Digestion starts in the brain, not the mouth
Posted on: Wednesday 12th August 2015
One New Zealand’s most respected Sports Nutritionists who will be a regular contributor for Challenge Family.
If you eat your food when you’re feeling stressed, for whatever reason, your stress hormone cortisol will be elevated. Historically, high cortisol levels signalled to your brain that your life is in danger and puts you into the ‘fight or flight’ mode. Of course, you’re not actually going to be doing either. You are just about to eat. This response, which once kept us alive in times of stress, is now working against us. Cortisol causes blood sugars to rise (preparing us to ‘fight’ or ‘run’) and results in an increase in circulating insulin. Over time, chronically elevated insulin levels contribute to inflammatory processes responsible for poor metabolic health – weight gain, storage of fat around our stomach, increased blood pressure, risk of heart disease…. In addition, insulin release will also signal for cortisol to be released, thus creating a cortisol-insulin cycle
Why does this matter to you? Think about the environment you might normally eat in.
Do you often eat standing up, while doing something else?
Do you often eat in your car on the way somewhere, and may be stuck in traffic?
Do you eat at your desk at work because you don’t feel like you have time to take a lunch break?
Are you often rushing from one task to the next, and eating is something that is secondary to all of the other things you are doing?
Then you may be creating an environment where your body isn’t responding appropriately to the foods you are eating. This isn’t just about weight and fat loss, it’s about your ability to absorb and utilise nutrients properly. Slim people can have metabolic health issues too.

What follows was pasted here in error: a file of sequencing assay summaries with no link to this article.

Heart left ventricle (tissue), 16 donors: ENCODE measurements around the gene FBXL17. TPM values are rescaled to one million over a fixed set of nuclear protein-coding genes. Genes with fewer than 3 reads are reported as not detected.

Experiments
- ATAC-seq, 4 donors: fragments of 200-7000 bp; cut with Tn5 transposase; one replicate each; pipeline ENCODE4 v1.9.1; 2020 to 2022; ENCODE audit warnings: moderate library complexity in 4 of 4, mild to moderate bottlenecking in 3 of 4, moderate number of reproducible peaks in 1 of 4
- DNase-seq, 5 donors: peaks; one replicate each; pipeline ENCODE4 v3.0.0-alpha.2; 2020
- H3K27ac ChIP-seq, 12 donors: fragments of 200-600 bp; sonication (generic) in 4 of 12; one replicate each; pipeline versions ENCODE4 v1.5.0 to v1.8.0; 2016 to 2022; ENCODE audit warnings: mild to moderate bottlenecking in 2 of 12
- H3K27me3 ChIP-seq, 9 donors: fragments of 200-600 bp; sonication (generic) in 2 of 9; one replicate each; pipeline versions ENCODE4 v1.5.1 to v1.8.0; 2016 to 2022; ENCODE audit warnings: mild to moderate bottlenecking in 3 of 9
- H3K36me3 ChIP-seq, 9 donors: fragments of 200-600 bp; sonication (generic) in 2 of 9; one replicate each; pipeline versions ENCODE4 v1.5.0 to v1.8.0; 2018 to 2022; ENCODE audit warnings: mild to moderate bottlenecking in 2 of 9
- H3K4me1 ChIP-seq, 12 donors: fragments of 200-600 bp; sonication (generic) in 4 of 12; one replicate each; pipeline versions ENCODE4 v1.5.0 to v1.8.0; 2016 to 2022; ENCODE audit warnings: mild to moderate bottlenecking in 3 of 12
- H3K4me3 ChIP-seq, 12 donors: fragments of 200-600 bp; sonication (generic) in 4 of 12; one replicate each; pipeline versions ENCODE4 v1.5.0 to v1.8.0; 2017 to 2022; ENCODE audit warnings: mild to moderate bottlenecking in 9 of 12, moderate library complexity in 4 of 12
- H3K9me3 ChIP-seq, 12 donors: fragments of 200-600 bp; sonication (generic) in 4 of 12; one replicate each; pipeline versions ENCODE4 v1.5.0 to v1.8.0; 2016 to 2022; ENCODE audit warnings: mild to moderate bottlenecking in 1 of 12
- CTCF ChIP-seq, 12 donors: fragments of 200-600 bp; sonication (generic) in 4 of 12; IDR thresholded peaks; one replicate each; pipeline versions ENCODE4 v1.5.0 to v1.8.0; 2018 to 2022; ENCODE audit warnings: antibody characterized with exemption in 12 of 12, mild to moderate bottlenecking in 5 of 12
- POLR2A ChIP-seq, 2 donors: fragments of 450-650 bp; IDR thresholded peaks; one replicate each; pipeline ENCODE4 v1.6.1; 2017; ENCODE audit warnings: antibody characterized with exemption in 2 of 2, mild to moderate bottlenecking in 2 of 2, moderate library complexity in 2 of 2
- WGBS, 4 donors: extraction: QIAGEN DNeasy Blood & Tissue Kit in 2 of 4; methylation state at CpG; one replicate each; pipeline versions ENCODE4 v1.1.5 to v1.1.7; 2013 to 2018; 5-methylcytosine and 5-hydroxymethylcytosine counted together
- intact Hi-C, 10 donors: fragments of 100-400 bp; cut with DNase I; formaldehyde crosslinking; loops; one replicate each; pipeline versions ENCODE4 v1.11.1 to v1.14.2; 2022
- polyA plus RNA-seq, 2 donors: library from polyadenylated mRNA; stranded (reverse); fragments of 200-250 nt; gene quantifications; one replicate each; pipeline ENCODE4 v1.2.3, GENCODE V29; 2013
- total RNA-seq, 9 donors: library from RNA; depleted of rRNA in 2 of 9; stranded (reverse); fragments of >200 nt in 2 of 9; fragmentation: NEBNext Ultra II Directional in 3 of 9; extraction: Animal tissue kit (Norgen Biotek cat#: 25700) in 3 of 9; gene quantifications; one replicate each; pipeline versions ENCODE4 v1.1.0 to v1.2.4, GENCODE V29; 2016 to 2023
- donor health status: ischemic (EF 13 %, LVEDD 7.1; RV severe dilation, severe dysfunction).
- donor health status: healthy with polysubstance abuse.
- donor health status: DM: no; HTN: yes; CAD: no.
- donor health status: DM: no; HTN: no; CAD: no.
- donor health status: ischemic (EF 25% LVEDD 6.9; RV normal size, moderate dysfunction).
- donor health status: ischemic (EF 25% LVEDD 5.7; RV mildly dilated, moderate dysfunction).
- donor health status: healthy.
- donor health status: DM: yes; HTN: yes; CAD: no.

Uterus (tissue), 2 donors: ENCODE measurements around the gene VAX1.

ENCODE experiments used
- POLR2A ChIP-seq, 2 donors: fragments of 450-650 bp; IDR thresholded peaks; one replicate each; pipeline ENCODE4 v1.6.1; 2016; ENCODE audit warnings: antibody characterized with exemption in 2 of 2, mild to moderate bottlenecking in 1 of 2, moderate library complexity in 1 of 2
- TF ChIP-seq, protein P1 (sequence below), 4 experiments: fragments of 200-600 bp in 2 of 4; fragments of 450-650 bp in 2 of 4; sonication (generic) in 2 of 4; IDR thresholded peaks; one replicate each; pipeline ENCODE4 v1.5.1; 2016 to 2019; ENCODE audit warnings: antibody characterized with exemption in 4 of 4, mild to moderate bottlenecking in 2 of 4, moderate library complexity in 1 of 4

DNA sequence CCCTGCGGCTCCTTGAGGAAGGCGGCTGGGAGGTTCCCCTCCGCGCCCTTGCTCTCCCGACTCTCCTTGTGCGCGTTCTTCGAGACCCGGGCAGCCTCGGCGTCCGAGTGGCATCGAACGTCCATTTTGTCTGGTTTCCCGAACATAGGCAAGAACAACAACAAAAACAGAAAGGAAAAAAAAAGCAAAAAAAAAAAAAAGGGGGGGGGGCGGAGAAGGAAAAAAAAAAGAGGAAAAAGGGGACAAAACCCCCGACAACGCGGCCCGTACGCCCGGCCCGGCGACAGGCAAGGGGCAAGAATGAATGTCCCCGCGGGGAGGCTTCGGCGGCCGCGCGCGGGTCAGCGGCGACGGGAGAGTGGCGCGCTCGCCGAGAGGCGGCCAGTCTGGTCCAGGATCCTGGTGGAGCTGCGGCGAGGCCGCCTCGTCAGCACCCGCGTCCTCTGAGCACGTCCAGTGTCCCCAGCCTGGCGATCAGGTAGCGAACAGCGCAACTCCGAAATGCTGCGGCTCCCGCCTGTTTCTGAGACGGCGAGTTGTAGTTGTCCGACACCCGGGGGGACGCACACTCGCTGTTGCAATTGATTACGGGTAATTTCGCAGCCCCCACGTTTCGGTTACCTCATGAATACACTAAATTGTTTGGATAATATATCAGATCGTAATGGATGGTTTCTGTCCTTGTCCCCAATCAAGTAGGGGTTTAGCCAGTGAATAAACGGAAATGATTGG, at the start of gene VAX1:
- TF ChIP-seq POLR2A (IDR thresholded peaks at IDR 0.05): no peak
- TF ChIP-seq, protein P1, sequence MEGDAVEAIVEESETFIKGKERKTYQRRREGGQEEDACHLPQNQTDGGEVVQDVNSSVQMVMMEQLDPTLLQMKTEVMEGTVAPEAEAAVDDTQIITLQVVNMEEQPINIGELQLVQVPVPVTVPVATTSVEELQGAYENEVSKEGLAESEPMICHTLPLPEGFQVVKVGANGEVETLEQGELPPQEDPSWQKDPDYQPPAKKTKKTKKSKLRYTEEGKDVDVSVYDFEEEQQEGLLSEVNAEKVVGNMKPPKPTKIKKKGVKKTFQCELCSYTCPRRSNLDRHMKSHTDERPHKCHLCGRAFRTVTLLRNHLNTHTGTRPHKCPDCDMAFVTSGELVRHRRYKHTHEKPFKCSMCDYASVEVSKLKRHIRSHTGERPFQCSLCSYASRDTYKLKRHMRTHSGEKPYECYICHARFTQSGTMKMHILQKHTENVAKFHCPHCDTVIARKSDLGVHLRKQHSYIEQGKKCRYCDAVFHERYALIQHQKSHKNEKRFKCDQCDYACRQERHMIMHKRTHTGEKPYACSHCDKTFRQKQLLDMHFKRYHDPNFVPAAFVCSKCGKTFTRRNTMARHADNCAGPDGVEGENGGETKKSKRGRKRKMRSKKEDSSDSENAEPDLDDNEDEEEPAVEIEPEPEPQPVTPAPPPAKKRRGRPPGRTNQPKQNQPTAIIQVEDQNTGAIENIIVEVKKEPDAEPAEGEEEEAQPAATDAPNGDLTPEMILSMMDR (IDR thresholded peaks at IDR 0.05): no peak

So… what to do? Something I encourage all of my clients to do is to make time to eat. Doing this takes discipline – it can be more challenging that actually changing the foods we eat, but just as important.
Breathe. Properly. This is the easiest way to promote a calm state in the body and takes no time at all. Practice breathing from your stomach (as opposed to your chest) a few times a day, particularly just before eating
Get up 15 minutes earlier to eat breakfast in an unhurried manner
Eat at the table where possible with little distraction so you can focus on eating and relaxing
Write down whatever is on your mind that might be causing undue stress, (be it a list of tasks you need to do, or a problem that needs your attention) so you feel that you’ve taken some steps to address this before eating.
Take a proper lunch break so you can remove yourself from the physical environment of work
By focusing on creating a relatively stress-free environment to eat in, this will become a habit over time and ultimately aid your body to have an appropriate hormonal response to the food you eat. On that note (food), I made two soups this week that you’ll find in the recipe section: broccoli and blue cheese soup and a beetroot and cauliflower number. As these are relatively low in protein, I’d definitely back them up with a source of protein such as a mini frittata, a couple of chicken drumsticks or a tin of salmon. There you have it: lunch.
Posted in Athlete's Journey » Nutrition